Posted Date : 04 Jul 2012
MARC today released its report on the Malaysian economic outlook over the second half of 2012. The report discusses pitfalls and challenges for the coming half-year, as well as the potential performance of the economy over 2012 as a whole.
Even as 1Q2012 GDP expanded at a respectable 4.7% pace, growth going forward will become more challenging. The main issue facing the Malaysian economy today is weakness in the external sector from a crisis-hit Europe as well as softening growth in the rest of the East Asian region. These have threatened export growth for Malaysia which has already been reflected in the weak trade performance in the first half of the year.
Peers in the region such as India, Korea, Singapore and Thailand have already posted disappointing growth numbers, and China’s slowing growth momentum is another cause for concern. Weaker global demand is also dampening commodity prices, which will affect local incomes dependent on agricultural and mining exports such as palm oil and crude oil.
Nevertheless, the economy is well-supported by robust domestic demand, particularly from private consumption and investment. The latter in particular is set to outperform this year from a slew of mega-projects related to the Economic Transformation Programme, such as the RM70 billion MRT and RM120 billion RAPID projects. There are also signs that global growth may have reached a bottom for this cycle, as there is evidence of higher demand for electronics and electrical products which still constitute a third of Malaysia’s exports. MARC expects the higher contribution from investment and sustained private consumption to help support economic growth in the region of 4.4% for the whole year despite the challenging external environment.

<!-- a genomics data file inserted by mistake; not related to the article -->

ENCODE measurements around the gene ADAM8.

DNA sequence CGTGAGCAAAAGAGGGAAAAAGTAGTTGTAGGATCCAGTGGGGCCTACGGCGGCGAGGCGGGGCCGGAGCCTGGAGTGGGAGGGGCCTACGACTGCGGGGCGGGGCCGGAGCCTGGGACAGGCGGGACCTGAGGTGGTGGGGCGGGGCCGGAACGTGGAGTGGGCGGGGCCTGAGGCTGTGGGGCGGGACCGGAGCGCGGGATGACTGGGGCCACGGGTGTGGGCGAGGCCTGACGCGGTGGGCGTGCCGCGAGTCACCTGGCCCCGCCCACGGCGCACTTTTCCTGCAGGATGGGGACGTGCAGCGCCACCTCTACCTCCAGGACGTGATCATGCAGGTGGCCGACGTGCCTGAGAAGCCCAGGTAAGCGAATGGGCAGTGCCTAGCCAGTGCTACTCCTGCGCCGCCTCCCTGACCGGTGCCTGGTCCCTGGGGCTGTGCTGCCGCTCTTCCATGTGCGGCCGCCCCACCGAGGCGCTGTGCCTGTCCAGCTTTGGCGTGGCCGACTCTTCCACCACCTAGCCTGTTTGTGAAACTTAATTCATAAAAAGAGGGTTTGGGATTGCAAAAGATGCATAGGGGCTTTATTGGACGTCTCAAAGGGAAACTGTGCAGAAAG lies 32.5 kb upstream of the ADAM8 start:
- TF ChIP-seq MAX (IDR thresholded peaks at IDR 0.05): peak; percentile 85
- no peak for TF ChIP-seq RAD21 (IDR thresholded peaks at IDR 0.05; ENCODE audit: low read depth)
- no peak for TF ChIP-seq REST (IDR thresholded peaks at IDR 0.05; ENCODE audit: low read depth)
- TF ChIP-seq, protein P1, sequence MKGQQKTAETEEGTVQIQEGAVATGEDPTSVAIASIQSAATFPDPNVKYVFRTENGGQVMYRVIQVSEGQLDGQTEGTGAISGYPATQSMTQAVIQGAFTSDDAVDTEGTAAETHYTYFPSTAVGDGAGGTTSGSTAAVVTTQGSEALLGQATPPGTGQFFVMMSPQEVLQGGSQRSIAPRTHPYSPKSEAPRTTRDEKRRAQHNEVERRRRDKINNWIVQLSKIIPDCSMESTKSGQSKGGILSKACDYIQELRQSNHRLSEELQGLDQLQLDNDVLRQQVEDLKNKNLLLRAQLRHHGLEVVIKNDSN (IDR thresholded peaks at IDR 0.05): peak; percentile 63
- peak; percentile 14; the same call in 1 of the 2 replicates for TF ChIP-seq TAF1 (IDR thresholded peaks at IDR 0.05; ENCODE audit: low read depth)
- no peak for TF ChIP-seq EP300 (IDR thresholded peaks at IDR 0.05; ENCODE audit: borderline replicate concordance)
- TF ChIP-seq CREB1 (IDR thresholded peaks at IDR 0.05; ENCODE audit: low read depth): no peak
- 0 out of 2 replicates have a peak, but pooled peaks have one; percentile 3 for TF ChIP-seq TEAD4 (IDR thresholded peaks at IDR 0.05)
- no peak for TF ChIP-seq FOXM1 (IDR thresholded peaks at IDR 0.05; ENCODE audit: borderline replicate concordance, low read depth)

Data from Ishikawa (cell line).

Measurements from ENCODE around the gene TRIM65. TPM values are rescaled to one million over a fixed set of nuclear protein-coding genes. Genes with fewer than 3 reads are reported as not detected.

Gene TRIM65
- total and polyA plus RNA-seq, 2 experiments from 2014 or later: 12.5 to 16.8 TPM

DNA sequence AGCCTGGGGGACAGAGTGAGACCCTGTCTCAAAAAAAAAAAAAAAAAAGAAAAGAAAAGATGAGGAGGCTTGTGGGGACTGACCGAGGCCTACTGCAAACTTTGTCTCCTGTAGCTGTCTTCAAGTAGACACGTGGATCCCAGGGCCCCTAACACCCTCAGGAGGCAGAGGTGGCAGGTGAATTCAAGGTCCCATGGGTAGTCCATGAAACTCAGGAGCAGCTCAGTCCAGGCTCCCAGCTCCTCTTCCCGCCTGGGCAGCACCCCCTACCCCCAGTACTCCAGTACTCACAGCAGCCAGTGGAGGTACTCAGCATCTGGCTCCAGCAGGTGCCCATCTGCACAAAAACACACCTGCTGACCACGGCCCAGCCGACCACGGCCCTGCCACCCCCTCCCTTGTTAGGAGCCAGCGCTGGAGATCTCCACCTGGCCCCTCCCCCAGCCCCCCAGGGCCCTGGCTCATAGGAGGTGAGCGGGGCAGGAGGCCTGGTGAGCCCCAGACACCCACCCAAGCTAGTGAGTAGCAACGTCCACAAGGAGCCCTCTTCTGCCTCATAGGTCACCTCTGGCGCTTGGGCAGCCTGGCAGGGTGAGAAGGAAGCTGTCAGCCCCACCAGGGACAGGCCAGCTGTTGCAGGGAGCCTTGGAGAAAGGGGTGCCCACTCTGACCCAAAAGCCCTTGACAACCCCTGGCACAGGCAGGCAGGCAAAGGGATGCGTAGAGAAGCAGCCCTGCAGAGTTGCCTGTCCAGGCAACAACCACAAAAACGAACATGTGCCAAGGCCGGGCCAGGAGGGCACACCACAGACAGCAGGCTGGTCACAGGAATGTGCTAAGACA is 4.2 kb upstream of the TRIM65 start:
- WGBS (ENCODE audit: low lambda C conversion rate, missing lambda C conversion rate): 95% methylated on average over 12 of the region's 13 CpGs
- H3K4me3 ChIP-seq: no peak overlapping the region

Inflation will be lower this year helped by lower imported commodity and food prices, and MARC is lowering its forecast from an average of 2.5% to 1.8% for this year. While this provides more room for monetary accommodation should it be required, BNM is unlikely to reduce interest rates over the near term unless growth comes in far worse than expected.
The federal government fiscal position is set to improve this year with the deficit target of 4.7% of GDP well within reach, on the back of a significant improvement in revenue collection in 1Q2012. The fiscal position could be further improved if the government adheres to its budget and utilises any higher revenue gains towards retiring debt instead of funding additional spending programs.
On the ringgit, MARC expects trade in the local currency to be volatile and subject to risk perceptions among foreign investors. Together with lower foreign interest in the domestic capital markets, that should see the ringgit trading between RM3.10-RM3.30 to the US dollar.
For a copy of MARC’s Second-Half Economic Outlook 2012, please click here.